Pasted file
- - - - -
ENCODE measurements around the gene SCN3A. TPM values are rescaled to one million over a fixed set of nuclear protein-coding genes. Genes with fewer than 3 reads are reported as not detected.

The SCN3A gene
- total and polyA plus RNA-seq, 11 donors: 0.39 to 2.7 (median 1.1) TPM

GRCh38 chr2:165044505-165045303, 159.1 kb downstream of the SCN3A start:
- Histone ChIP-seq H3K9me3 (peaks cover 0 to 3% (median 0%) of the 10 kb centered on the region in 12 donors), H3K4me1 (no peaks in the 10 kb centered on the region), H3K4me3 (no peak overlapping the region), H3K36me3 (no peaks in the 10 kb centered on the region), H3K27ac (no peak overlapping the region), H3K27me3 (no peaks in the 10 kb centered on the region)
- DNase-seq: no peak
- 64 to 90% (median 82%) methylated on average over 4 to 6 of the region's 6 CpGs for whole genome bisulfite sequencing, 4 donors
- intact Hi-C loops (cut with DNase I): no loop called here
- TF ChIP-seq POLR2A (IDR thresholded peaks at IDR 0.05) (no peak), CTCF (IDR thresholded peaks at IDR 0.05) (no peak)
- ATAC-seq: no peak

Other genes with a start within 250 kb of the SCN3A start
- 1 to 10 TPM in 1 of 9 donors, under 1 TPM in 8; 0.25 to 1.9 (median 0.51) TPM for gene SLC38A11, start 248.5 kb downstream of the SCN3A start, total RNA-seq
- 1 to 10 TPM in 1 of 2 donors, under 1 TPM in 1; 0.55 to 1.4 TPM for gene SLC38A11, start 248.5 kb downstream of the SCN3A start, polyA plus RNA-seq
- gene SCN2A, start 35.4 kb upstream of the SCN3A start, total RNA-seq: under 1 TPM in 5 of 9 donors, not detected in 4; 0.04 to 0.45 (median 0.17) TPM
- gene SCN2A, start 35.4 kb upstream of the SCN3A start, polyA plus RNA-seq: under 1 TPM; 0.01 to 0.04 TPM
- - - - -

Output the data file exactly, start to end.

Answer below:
ENCODE measurements around the gene SCN3A. TPM values are rescaled to one million over a fixed set of nuclear protein-coding genes. Genes with fewer than 3 reads are reported as not detected.

The SCN3A gene
- total and polyA plus RNA-seq, 11 donors: 0.39 to 2.7 (median 1.1) TPM

GRCh38 chr2:165044505-165045303, 159.1 kb downstream of the SCN3A start:
- Histone ChIP-seq H3K9me3 (peaks cover 0 to 3% (median 0%) of the 10 kb centered on the region in 12 donors), H3K4me1 (no peaks in the 10 kb centered on the region), H3K4me3 (no peak overlapping the region), H3K36me3 (no peaks in the 10 kb centered on the region), H3K27ac (no peak overlapping the region), H3K27me3 (no peaks in the 10 kb centered on the region)
- DNase-seq: no peak
- 64 to 90% (median 82%) methylated on average over 4 to 6 of the region's 6 CpGs for whole genome bisulfite sequencing, 4 donors
- intact Hi-C loops (cut with DNase I): no loop called here
- TF ChIP-seq POLR2A (IDR thresholded peaks at IDR 0.05) (no peak), CTCF (IDR thresholded peaks at IDR 0.05) (no peak)
- ATAC-seq: no peak

Other genes with a start within 250 kb of the SCN3A start
- 1 to 10 TPM in 1 of 9 donors, under 1 TPM in 8; 0.25 to 1.9 (median 0.51) TPM for gene SLC38A11, start 248.5 kb downstream of the SCN3A start, total RNA-seq
- 1 to 10 TPM in 1 of 2 donors, under 1 TPM in 1; 0.55 to 1.4 TPM for gene SLC38A11, start 248.5 kb downstream of the SCN3A start, polyA plus RNA-seq
- gene SCN2A, start 35.4 kb upstream of the SCN3A start, total RNA-seq: under 1 TPM in 5 of 9 donors, not detected in 4; 0.04 to 0.45 (median 0.17) TPM
- gene SCN2A, start 35.4 kb upstream of the SCN3A start, polyA plus RNA-seq: under 1 TPM; 0.01 to 0.04 TPM